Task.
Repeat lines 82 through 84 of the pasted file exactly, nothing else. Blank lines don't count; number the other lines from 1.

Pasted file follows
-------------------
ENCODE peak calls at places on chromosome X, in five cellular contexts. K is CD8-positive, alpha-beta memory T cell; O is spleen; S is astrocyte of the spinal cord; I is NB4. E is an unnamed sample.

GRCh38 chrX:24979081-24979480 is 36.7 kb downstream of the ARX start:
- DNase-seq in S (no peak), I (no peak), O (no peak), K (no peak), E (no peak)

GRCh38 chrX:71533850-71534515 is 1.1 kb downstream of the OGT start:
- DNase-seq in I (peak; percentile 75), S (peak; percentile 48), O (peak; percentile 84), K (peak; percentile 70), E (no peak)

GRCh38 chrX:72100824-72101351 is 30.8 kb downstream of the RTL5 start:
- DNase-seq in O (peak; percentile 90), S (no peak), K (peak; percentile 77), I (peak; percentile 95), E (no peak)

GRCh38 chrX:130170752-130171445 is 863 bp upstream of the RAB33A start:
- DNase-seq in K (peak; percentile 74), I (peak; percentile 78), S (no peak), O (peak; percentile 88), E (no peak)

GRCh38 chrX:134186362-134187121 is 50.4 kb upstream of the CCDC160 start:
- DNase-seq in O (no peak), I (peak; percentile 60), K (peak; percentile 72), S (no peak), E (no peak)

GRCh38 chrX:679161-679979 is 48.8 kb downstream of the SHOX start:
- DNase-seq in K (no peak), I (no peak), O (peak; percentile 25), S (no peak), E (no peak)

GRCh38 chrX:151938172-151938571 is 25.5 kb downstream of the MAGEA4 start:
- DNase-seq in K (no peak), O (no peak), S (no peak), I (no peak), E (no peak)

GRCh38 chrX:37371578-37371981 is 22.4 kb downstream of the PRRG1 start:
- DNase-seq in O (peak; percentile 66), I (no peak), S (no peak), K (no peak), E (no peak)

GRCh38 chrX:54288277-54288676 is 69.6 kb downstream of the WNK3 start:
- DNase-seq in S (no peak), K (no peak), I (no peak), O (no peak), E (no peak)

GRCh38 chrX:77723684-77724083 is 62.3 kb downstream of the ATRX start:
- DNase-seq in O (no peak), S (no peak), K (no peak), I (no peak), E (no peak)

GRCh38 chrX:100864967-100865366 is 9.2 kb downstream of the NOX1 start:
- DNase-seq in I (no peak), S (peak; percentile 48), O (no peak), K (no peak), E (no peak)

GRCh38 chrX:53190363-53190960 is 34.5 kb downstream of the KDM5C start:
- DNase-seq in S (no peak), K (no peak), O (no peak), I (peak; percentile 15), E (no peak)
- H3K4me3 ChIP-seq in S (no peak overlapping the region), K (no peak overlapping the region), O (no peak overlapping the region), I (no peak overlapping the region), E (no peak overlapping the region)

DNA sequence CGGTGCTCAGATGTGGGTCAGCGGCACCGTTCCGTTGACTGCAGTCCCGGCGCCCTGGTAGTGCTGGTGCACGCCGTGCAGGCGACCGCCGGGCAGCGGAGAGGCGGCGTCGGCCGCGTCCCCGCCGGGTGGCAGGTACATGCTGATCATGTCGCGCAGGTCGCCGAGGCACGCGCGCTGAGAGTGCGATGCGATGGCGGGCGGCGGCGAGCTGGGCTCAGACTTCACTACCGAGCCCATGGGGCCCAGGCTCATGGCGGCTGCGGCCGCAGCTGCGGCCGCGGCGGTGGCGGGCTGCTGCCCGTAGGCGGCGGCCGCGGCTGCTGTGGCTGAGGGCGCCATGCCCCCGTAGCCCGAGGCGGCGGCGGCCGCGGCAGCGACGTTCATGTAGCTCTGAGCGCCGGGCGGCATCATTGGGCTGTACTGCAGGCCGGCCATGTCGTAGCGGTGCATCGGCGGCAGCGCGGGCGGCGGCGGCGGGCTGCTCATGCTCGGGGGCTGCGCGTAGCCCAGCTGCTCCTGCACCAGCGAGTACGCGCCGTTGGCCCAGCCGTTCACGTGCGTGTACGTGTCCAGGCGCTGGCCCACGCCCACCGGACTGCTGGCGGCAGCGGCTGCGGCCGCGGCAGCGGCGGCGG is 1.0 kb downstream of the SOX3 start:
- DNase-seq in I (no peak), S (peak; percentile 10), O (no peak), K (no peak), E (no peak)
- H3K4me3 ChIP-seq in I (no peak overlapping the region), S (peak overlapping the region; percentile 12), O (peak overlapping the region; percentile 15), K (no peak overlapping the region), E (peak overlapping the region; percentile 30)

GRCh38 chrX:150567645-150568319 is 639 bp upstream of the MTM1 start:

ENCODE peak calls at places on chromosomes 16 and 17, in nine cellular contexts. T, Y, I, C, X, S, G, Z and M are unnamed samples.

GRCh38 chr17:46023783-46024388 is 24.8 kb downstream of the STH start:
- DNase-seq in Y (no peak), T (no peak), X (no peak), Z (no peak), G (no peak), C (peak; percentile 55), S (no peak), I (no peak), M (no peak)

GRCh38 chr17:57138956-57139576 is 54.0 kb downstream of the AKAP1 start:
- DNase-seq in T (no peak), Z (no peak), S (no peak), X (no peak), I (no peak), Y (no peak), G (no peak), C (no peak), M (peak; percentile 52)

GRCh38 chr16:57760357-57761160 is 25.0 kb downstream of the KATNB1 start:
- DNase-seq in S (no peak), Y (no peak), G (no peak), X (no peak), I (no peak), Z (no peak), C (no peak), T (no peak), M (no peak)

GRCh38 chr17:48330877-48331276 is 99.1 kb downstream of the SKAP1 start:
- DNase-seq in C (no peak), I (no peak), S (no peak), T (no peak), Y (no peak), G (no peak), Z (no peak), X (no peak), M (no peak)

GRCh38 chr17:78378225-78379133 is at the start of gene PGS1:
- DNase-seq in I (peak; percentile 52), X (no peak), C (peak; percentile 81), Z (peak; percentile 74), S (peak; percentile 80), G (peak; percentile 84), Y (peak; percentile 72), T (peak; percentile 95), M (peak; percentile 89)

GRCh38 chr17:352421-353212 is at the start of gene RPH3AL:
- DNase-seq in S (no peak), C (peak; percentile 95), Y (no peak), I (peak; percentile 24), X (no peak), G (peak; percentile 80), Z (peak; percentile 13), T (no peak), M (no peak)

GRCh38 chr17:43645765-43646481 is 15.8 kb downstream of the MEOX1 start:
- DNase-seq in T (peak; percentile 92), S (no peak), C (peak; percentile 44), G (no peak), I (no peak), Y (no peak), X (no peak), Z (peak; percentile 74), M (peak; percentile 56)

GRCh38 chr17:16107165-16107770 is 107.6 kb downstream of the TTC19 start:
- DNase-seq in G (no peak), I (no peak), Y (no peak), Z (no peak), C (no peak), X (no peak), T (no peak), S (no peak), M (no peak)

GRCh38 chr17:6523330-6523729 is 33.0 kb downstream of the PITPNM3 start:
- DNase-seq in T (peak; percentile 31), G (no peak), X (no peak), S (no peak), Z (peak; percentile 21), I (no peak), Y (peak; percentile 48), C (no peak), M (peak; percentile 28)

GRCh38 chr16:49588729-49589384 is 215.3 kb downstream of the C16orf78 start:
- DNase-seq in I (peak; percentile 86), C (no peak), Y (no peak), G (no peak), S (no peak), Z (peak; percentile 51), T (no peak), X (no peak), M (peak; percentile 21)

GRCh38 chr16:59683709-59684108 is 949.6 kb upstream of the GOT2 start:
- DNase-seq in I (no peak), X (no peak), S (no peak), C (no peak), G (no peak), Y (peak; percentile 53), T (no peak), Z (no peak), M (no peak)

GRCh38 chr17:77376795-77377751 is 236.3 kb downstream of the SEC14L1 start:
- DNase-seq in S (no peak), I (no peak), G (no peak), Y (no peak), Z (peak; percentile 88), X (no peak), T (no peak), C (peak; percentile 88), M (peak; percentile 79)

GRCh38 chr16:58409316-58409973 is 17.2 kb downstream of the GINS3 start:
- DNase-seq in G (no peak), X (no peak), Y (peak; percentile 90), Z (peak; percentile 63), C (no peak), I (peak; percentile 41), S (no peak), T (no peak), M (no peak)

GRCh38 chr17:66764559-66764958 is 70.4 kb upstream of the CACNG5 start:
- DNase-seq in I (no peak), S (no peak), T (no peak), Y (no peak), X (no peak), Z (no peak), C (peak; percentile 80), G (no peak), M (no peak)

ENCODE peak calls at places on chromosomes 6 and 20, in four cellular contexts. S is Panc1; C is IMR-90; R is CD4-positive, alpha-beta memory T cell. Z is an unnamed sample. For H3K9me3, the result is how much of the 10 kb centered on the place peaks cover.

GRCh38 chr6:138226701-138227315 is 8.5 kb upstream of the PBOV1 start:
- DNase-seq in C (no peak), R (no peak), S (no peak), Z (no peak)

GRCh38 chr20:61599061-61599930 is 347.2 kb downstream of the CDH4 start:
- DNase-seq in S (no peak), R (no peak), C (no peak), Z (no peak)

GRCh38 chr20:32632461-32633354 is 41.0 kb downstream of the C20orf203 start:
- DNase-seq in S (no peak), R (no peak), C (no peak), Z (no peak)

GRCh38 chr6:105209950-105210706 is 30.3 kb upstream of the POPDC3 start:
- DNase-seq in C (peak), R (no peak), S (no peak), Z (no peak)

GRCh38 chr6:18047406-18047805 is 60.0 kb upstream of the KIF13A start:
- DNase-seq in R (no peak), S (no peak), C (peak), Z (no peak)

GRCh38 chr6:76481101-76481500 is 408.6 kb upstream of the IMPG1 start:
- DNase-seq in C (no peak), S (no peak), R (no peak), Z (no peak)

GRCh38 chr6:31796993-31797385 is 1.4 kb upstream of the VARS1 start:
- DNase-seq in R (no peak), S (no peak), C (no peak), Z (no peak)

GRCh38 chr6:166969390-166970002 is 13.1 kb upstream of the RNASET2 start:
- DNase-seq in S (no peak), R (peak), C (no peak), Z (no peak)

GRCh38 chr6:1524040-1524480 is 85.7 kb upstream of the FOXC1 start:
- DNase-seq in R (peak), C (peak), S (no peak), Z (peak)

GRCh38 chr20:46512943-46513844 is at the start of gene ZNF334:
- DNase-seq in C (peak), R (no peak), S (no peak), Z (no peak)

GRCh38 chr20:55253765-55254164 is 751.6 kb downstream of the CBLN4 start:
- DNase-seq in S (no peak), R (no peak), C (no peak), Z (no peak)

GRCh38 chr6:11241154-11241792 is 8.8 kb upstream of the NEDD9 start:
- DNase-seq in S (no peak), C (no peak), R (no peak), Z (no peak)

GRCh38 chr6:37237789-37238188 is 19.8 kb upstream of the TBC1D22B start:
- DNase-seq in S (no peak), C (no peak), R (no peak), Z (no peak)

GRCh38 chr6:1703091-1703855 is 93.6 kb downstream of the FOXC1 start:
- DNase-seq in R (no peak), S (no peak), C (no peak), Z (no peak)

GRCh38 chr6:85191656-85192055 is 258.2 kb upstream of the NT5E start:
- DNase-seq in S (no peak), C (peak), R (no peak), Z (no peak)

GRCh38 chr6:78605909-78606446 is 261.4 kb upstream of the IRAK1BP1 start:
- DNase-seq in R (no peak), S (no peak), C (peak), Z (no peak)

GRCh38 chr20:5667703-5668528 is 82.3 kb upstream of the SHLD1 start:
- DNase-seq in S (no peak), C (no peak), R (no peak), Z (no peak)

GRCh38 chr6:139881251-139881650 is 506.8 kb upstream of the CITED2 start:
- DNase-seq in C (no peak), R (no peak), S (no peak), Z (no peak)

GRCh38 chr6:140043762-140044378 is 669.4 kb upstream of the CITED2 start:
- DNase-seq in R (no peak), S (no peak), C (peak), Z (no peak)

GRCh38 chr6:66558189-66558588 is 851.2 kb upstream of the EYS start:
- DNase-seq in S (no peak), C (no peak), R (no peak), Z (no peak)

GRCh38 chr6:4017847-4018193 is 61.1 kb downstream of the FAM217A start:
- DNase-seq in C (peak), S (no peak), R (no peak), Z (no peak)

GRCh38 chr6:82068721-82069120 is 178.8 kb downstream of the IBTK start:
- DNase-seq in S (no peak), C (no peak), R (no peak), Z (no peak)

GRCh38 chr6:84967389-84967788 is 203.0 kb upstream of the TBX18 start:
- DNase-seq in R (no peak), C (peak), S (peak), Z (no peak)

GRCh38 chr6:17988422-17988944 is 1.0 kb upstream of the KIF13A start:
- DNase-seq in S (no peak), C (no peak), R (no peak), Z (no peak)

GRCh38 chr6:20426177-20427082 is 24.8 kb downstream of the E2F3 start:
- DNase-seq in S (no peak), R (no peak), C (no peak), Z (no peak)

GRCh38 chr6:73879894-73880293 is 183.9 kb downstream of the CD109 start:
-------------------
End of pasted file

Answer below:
- DNase-seq in S (no peak), R (no peak), C (no peak), Z (no peak)

GRCh38 chr6:11241154-11241792 is 8.8 kb upstream of the NEDD9 start:
- DNase-seq in S (no peak), C (no peak), R (no peak), Z (no peak)